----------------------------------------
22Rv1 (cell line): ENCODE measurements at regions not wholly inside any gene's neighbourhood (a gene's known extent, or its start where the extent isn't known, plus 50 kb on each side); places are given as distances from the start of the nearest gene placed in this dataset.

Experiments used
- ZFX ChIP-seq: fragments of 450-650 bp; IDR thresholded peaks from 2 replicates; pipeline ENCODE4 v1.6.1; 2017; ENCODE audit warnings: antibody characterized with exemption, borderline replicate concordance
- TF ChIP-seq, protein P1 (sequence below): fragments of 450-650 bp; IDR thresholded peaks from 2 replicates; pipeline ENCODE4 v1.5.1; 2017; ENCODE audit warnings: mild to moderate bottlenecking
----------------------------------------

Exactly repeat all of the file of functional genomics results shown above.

22Rv1 (cell line): ENCODE measurements at regions not wholly inside any gene's neighbourhood (a gene's known extent, or its start where the extent isn't known, plus 50 kb on each side); places are given as distances from the start of the nearest gene placed in this dataset.

Experiments used
- ZFX ChIP-seq: fragments of 450-650 bp; IDR thresholded peaks from 2 replicates; pipeline ENCODE4 v1.6.1; 2017; ENCODE audit warnings: antibody characterized with exemption, borderline replicate concordance
- TF ChIP-seq, protein P1 (sequence below): fragments of 450-650 bp; IDR thresholded peaks from 2 replicates; pipeline ENCODE4 v1.5.1; 2017; ENCODE audit warnings: mild to moderate bottlenecking